Optometry and Vision Sciences - Research Publications

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    Can HMG Co-A reductase inhibitors ("statins") slow the progression of age-related macular degeneration? The Age-Related Maculopathy Statin Study (ARMSS)
    Guymer, RH ; Dimitrov, PN ; Varsamidis, M ; Lim, LL ; Baird, PN ; Vingrys, AJ ; Robman, L (DOVE MEDICAL PRESS LTD, 2008-01-01)
    Age-related macular degeneration (AMD) is responsible for the majority of visual impairment in the Western world. The role of cholesterol-lowering medications, HMG Co-A reductase inhibitors or statins, in reducing the risk of AMD or of delaying its progression has not been fully investigated. A 3-year prospective randomized controlled trial of 40 mg simvastatin per day compared to placebo in subjects at high risk of AMD progression is described. This paper outlines the primary aims of the Age-Related Maculopathy Statin Study (ARMSS), and the methodology involved. Standardized clinical grading of macular photographs and comparison of serial macular digital photographs, using the International grading scheme, form the basis for assessment of primary study outcomes. In addition, macular function is assessed at each visit with detailed psychophysical measurements of rod and cone function. Information collected in this study will assist in the assessment of the potential value of HMG Co-A reductase inhibitors (statins) in reducing the risk of AMD progression.
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    Functional Changes in the Retina during and after Acute Intraocular Pressure Elevation in Mice
    Kong, YX ; Crowston, JG ; Vingrys, AJ ; Trounce, IA ; Bui, BV (ASSOC RESEARCH VISION OPHTHALMOLOGY INC, 2009-12-01)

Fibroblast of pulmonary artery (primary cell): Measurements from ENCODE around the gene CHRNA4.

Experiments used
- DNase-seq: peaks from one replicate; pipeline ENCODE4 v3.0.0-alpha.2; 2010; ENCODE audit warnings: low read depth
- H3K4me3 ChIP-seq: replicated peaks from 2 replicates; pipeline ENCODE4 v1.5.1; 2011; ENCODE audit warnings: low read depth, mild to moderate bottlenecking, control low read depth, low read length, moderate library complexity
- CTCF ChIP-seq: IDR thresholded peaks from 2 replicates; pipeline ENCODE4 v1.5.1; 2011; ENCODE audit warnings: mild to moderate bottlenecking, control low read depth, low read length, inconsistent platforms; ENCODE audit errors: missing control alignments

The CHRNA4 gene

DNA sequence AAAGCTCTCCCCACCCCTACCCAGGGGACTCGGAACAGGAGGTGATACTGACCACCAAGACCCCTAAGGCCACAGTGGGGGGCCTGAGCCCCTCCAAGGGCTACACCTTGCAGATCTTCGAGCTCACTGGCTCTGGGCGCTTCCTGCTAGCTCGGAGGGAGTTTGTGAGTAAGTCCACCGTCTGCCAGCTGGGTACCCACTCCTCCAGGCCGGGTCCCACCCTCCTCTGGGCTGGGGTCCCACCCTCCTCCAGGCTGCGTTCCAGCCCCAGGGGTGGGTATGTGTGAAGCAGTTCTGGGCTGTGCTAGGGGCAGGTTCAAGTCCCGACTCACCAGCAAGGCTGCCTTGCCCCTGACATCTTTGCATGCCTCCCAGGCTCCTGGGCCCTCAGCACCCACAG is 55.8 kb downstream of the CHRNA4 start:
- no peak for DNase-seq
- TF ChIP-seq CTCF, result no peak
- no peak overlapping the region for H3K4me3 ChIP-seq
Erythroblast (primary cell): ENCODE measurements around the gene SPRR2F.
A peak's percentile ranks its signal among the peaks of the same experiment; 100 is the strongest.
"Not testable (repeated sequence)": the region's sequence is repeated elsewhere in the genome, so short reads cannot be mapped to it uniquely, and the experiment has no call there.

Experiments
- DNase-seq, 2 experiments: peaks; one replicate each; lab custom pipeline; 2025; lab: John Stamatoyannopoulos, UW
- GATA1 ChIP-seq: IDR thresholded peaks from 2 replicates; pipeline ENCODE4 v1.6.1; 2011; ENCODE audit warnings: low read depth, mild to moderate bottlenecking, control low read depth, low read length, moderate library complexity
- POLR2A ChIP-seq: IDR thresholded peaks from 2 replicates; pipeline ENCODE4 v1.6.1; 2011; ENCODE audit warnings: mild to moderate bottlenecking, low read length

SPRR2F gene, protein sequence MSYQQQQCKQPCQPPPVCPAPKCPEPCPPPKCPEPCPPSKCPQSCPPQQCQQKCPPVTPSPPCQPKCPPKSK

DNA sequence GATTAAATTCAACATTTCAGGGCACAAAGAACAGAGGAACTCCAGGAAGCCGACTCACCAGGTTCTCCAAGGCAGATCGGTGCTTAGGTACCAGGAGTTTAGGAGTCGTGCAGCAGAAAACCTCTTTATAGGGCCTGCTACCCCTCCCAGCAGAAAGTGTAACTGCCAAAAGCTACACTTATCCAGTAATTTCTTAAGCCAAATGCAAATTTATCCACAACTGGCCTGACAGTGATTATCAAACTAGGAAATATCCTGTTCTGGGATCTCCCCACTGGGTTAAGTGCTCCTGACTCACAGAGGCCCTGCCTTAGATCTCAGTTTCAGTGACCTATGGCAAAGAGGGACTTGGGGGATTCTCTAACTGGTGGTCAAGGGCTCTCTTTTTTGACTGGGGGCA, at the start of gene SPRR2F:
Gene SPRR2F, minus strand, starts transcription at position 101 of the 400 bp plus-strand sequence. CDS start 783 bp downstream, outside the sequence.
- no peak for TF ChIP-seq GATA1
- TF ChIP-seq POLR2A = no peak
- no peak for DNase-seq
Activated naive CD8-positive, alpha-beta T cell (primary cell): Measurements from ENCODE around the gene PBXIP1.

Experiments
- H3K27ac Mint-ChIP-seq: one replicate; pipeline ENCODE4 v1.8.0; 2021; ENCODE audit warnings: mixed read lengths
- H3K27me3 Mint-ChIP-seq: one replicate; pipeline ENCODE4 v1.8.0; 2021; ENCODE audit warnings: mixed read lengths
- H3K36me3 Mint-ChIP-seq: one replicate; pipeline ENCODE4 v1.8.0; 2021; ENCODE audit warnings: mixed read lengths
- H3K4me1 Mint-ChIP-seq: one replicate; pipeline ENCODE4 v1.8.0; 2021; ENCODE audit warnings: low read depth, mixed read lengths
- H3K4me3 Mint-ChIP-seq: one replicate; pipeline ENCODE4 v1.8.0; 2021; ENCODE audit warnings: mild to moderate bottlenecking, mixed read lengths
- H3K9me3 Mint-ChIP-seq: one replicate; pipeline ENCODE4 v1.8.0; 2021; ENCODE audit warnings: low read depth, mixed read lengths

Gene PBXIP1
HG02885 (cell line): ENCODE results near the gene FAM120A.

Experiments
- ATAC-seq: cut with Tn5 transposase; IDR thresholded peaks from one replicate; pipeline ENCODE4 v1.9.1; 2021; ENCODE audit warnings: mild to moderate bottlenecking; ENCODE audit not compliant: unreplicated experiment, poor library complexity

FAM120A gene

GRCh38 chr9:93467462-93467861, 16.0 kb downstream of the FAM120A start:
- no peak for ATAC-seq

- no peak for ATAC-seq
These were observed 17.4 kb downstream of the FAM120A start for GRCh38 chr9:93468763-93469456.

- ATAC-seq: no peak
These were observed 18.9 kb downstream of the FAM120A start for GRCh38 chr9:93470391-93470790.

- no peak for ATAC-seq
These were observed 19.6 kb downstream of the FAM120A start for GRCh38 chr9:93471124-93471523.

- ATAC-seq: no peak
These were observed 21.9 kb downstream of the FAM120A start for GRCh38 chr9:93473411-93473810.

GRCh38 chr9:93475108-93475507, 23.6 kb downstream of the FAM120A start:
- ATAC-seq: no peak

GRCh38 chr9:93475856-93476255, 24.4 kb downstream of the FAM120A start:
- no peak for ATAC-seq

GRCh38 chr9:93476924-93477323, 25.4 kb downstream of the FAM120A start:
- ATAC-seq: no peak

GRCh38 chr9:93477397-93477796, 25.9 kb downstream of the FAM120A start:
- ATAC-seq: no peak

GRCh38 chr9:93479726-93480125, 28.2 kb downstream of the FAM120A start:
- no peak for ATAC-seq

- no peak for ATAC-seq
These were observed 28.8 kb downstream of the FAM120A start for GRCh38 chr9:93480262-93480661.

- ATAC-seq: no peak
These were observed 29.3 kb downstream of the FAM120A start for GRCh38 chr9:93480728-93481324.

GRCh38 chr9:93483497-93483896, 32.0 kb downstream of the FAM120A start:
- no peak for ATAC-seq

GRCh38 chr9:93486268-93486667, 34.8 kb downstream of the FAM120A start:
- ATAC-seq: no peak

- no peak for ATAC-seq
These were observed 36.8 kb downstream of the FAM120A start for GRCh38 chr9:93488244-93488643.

PURPOSE: To examine retinal function using the full-field electroretinogram (ERG) during and after acute intraocular pressure (IOP) elevation in wild-type mice. METHODS: IOP was elevated by anterior chamber cannulation in wild-type C57/BL6 mice. The pressure-function relationship was determined by IOP elevation in steps from baseline to 80 mm Hg. The rate of functional recovery was assessed for 60 minutes after an IOP spike of 50 mm Hg for 30 minutes. During and immediately after IOP elevation, scotopic ERG signals were recorded in response to dim and bright flashes (-4.54, -2.23, and 0.34 log cd x s x m(-2)) and analyzed for photoreceptoral (a-wave), ON-bipolar (b-wave), oscillatory potentials (OPs), and scotopic threshold responses (positive [p]STR/negative [n] STR). A full ERG protocol was collected 2 days before and 7 days after the single 50-mm Hg IOP spike. RESULTS: The pSTR was most sensitive to IOP elevation with 50% amplitude loss (mu) at 41 mm Hg (mu, 95% confidence limits (CL): 37.7, 45.6) followed by nSTR at 45 mm Hg (95% CL: 41.0, 49.1). pSTR was significantly more sensitive than the b-wave (95% CL: 41.4, 49.1), a-wave (95% CL: 47.6, 55.3), and OPs (95% CL: 49.6, 59.2). pSTR showed slower recovery immediately after the 50 mm Hg spike compared with the b-wave (P = 0.02). One week after the 50-mm Hg spike, pSTR (-30% +/- 6%, P < 0.001) and OP (-27% +/- 2%, P < 0.001) amplitudes were reduced, whereas other components were unaffected. CONCLUSIONS: The STR in mice is more sensitive to acute IOP elevation and recovers slower than other ERG components. Reduction in pSTR and OP amplitude at 1 week suggests persistent impairment of inner retinal function can occur after a single IOP spike.